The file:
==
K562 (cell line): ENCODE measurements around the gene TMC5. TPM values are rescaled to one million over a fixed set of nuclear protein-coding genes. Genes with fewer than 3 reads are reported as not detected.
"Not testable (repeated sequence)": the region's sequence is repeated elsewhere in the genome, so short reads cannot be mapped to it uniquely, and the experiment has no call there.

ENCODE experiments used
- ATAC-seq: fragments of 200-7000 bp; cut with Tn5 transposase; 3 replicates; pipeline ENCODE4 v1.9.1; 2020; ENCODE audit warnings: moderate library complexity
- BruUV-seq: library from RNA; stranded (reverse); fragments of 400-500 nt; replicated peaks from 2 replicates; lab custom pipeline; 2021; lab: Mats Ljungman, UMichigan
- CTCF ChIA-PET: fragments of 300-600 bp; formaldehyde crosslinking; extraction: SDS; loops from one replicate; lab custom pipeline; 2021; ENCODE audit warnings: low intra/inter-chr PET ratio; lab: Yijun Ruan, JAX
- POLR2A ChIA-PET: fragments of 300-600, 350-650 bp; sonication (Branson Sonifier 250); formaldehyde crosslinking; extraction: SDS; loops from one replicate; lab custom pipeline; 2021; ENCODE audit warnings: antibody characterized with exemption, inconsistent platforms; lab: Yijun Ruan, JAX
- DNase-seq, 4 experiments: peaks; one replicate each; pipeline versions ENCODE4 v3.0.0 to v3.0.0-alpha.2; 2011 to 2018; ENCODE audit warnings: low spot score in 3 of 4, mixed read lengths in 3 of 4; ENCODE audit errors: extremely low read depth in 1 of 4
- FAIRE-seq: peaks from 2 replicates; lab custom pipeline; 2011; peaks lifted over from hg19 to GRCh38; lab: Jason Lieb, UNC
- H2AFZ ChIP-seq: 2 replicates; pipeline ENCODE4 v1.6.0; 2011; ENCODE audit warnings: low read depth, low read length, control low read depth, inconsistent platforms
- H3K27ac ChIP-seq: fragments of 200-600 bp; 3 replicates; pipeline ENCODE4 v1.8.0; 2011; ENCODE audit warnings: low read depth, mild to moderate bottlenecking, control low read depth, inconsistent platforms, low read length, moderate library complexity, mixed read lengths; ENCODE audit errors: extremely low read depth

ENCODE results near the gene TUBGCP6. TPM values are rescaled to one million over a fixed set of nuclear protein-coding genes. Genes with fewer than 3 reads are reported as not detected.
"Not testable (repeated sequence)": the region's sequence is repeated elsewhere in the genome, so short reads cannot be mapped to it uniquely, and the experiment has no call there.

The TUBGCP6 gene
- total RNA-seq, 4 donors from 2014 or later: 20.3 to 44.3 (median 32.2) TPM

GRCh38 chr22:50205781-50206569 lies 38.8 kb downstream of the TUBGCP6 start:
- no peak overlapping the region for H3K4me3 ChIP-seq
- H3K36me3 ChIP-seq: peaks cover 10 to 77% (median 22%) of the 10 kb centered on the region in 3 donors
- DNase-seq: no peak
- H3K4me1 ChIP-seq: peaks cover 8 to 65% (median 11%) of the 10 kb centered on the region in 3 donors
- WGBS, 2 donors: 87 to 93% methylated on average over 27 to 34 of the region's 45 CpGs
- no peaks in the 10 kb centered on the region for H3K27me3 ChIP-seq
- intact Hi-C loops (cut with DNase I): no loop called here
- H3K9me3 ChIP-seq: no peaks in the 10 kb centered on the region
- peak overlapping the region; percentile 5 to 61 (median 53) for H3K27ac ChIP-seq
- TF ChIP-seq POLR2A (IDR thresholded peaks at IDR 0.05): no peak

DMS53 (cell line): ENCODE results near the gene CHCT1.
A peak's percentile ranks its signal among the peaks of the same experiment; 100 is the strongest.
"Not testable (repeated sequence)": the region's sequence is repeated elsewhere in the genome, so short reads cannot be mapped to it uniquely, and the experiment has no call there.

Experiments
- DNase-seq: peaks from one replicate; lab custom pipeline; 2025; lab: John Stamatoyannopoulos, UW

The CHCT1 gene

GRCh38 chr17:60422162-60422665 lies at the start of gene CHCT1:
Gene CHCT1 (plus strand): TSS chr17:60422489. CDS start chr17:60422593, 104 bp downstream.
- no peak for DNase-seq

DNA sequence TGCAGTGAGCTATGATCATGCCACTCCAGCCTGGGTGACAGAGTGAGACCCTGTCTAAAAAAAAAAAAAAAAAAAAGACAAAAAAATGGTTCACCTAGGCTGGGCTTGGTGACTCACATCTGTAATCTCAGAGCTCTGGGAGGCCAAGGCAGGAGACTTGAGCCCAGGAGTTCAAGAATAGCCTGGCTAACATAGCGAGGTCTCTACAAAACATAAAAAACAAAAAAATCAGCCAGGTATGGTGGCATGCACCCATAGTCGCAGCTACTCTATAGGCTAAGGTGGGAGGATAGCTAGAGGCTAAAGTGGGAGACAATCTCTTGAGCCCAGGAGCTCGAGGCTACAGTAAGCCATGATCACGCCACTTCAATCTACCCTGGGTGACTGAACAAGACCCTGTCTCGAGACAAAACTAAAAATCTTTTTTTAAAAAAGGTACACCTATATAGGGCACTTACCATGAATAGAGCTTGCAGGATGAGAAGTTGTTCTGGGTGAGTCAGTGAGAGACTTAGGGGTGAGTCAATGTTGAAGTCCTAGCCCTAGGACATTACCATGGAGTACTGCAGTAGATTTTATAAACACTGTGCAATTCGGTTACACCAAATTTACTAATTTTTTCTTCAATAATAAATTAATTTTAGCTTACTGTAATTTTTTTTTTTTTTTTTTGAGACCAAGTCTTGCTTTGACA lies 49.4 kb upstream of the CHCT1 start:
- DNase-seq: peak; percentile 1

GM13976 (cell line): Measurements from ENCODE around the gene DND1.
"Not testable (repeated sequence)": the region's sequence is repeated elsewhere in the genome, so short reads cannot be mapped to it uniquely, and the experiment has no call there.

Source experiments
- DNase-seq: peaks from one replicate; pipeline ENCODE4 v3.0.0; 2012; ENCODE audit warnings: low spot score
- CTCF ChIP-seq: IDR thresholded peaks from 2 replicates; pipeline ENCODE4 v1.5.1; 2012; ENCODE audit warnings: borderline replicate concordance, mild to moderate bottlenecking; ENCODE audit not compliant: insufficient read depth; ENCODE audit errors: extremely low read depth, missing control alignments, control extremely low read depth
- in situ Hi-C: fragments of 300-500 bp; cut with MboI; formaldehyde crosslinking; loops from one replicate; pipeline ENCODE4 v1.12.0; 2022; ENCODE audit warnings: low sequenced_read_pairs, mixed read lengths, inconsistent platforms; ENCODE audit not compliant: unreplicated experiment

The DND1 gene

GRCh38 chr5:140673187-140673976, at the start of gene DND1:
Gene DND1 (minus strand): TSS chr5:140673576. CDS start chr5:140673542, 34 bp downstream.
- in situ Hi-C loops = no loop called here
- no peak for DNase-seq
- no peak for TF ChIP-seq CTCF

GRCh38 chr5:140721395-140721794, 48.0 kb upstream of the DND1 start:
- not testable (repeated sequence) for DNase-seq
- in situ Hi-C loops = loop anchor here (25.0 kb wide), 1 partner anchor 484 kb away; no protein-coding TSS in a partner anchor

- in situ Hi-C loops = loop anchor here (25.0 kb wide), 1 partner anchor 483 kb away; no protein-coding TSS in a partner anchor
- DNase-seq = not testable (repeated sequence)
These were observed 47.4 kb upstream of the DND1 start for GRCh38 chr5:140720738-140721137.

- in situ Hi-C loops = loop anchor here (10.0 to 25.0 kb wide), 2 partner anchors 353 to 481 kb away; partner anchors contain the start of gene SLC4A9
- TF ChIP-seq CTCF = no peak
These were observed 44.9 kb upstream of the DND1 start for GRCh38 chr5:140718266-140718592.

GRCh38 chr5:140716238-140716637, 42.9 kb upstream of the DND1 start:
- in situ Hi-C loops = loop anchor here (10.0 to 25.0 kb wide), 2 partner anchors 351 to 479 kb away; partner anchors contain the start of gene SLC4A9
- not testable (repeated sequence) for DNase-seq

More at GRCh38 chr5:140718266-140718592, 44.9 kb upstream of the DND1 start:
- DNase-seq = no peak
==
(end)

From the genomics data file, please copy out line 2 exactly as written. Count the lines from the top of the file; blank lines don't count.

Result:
"Not testable (repeated sequence)": the region's sequence is repeated elsewhere in the genome, so short reads cannot be mapped to it uniquely, and the experiment has no call there.